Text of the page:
September 17, 2009, 4:14 pm
Harvard Medical Study Links Lack of Insurance to 45,000 U.S. Deaths a Year
By Reed Abelson
As the White House and Congress continue debating how best to provide coverage to tens of millions of Americans currently without health insurance, a new study (PDF) is meant to offer a stark reminder of why lawmakers should continue to try. Researchers from Harvard Medical School say the lack of coverage can be tied to about 45,000 deaths a year in the United States — a toll that is greater than the number of people who die each year from kidney disease.
“If you extend coverage, you can save lives,” said Dr. Steffie Woolhandler, a professor of medicine at Harvard who is one of the study’s authors. The research is being published in the December issue of the American Journal of Health and was posted online Thursday.
The Harvard study found that people without health insurance had a 40 percent higher risk of death than those with private health insurance — as a result of being unable to obtain necessary medical care. The risk appears to have increased since 1993, when a similar study found the risk of death was 25 percent greater for the uninsured.
The increase in risk, according to the study, is likely to be a result of at least two factors. One is the greater difficulty the uninsured have today in finding care, as public hospitals have closed or cut back on services. The other is improvements in medical care for insured people with treatable chronic conditions like high blood pressure.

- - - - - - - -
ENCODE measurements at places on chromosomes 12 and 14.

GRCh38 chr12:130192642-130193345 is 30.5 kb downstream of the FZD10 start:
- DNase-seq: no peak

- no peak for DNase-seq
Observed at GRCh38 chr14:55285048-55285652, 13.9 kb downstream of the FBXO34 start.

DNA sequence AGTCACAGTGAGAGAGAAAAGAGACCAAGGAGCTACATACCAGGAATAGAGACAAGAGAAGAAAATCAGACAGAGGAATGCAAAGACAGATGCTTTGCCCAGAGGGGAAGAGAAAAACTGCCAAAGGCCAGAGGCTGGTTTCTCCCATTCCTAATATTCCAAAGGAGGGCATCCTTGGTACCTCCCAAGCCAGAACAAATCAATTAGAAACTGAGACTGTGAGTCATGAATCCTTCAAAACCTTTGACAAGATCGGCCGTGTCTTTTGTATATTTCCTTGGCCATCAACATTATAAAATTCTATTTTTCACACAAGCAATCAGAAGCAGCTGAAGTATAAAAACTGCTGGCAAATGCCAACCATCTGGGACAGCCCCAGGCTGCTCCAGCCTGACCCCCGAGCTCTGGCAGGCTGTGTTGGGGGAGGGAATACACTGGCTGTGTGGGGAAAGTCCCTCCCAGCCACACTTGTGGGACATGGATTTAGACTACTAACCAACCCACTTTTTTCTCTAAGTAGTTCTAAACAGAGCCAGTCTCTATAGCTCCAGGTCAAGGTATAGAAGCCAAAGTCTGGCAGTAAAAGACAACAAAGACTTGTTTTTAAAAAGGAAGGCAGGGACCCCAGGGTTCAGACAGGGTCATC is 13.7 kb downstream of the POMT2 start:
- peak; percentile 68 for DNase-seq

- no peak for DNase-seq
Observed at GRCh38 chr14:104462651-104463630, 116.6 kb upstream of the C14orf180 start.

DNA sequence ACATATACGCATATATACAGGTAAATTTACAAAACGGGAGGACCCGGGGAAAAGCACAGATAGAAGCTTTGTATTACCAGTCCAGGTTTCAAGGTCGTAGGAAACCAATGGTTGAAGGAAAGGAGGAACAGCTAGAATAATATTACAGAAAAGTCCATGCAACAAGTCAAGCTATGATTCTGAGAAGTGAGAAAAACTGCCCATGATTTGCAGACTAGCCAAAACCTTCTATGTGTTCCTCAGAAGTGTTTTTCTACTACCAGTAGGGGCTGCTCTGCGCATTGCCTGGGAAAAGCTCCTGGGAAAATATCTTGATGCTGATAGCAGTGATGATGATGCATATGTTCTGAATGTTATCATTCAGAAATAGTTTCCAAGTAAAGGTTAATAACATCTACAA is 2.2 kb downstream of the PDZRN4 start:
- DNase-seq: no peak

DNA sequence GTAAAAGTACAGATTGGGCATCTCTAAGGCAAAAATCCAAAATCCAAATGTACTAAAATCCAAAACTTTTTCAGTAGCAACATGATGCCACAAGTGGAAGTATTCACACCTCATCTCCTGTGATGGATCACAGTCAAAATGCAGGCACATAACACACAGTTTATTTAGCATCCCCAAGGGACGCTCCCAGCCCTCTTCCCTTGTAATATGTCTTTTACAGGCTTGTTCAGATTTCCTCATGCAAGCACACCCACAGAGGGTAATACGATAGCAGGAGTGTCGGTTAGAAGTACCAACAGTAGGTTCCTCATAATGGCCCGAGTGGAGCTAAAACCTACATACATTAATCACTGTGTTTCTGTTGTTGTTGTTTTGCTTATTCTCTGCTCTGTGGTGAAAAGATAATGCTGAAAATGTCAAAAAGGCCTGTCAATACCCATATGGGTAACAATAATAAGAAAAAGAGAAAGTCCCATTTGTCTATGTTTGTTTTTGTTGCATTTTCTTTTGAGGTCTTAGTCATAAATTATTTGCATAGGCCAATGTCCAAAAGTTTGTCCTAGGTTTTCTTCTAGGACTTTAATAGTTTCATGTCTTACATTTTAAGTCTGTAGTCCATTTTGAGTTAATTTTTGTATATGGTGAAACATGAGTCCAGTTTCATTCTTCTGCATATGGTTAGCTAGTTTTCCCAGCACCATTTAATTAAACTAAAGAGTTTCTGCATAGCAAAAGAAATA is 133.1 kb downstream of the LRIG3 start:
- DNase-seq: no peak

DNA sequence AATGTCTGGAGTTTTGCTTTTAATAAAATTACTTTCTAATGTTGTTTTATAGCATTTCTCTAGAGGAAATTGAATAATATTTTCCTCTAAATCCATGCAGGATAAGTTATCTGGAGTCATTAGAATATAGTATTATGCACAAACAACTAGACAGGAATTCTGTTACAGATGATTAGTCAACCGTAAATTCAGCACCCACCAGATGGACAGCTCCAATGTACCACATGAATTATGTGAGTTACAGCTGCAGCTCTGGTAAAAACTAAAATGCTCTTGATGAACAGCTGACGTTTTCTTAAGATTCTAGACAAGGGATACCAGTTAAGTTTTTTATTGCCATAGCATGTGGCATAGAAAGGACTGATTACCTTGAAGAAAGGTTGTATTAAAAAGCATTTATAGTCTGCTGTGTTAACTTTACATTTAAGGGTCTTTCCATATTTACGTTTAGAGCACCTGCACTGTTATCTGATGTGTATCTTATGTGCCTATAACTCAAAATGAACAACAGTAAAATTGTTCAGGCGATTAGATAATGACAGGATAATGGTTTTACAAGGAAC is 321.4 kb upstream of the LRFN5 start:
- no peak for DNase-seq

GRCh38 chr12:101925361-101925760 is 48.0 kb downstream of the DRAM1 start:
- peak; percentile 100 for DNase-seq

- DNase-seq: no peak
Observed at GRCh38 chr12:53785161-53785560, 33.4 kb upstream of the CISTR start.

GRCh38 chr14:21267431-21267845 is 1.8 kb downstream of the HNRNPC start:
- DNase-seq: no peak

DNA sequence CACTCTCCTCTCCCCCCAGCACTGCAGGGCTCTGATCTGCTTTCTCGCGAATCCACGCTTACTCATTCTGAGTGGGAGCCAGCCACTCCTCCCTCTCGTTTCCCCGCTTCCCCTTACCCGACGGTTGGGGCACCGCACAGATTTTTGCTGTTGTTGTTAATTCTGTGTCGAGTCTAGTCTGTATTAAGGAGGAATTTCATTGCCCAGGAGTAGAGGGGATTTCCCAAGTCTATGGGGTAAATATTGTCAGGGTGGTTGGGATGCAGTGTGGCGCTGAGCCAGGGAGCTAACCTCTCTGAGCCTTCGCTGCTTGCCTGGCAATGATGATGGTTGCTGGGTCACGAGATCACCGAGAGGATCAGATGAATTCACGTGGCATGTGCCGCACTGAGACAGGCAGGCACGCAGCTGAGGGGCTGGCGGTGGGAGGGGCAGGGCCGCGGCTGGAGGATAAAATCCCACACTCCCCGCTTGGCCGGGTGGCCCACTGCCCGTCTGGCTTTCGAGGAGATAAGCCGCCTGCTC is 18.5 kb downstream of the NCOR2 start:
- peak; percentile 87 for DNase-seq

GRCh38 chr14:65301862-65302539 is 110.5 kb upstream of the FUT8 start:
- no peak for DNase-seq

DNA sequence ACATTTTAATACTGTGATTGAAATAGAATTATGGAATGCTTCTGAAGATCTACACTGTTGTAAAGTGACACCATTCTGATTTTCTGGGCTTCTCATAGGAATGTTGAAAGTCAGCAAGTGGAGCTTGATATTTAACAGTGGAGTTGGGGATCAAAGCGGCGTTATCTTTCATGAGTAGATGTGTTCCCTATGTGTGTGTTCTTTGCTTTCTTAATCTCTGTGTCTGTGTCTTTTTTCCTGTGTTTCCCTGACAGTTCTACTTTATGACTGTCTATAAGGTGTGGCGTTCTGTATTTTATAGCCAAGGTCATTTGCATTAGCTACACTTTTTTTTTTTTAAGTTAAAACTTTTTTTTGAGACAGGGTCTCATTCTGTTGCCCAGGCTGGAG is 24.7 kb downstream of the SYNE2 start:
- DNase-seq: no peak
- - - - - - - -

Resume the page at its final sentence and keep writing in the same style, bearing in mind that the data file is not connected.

“As health care for the insured gets better, the gap between the insured and uninsured widens,” Dr. Woolhandler said.
The researchers also concluded that other ways of delivering care to the uninsured, like providing them with community health centers, are not adequate substitutes for health insurance. Individuals need the access to hospitals and specialists that comes only with adequate insurance coverage, Dr. Woolhander said.
Dr. Woolhandler said the study should prompt policymakers in Washington to consider the impact of scaling back any effort to provide truly universal coverage. She expressed concern about some lawmakers’ willingness to adopt a plan that could expand coverage to only a portion of the nearly 50 million people who are without health insurance. As a proponent for a single-payer system — something like Medicare for all — she said she was also disappointed in the current proposals before Congress.
Dr. Woolhandler, who has also conducted extensive research on medical-related bankruptcies, cautioned that expanding coverage would not be meaningful if the coverage is not generous enough. People might still not be able to afford care if they have to pay large deductibles or too great a share of their over all medical bills.
“Health insurance can only make you healthier if you have access to care,” she said.